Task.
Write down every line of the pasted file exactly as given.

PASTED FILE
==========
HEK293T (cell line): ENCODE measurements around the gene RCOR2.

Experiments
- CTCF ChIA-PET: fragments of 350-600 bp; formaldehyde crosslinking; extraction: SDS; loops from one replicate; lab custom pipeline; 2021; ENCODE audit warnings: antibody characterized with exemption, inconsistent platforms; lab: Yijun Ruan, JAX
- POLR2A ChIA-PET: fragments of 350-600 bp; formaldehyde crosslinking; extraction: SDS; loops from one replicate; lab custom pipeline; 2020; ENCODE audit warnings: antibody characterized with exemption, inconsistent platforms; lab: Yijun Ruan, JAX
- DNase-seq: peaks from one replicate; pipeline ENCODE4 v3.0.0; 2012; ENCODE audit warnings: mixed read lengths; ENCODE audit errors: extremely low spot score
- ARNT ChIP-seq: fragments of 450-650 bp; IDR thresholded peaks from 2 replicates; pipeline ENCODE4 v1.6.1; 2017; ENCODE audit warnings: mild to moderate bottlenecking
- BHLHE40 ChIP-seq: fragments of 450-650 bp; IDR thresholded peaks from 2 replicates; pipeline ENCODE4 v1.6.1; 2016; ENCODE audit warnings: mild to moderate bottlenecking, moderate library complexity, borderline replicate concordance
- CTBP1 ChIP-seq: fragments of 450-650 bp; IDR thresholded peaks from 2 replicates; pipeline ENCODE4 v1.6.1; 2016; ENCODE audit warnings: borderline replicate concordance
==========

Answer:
HEK293T (cell line): ENCODE measurements around the gene RCOR2.

Experiments
- CTCF ChIA-PET: fragments of 350-600 bp; formaldehyde crosslinking; extraction: SDS; loops from one replicate; lab custom pipeline; 2021; ENCODE audit warnings: antibody characterized with exemption, inconsistent platforms; lab: Yijun Ruan, JAX
- POLR2A ChIA-PET: fragments of 350-600 bp; formaldehyde crosslinking; extraction: SDS; loops from one replicate; lab custom pipeline; 2020; ENCODE audit warnings: antibody characterized with exemption, inconsistent platforms; lab: Yijun Ruan, JAX
- DNase-seq: peaks from one replicate; pipeline ENCODE4 v3.0.0; 2012; ENCODE audit warnings: mixed read lengths; ENCODE audit errors: extremely low spot score
- ARNT ChIP-seq: fragments of 450-650 bp; IDR thresholded peaks from 2 replicates; pipeline ENCODE4 v1.6.1; 2017; ENCODE audit warnings: mild to moderate bottlenecking
- BHLHE40 ChIP-seq: fragments of 450-650 bp; IDR thresholded peaks from 2 replicates; pipeline ENCODE4 v1.6.1; 2016; ENCODE audit warnings: mild to moderate bottlenecking, moderate library complexity, borderline replicate concordance
- CTBP1 ChIP-seq: fragments of 450-650 bp; IDR thresholded peaks from 2 replicates; pipeline ENCODE4 v1.6.1; 2016; ENCODE audit warnings: borderline replicate concordance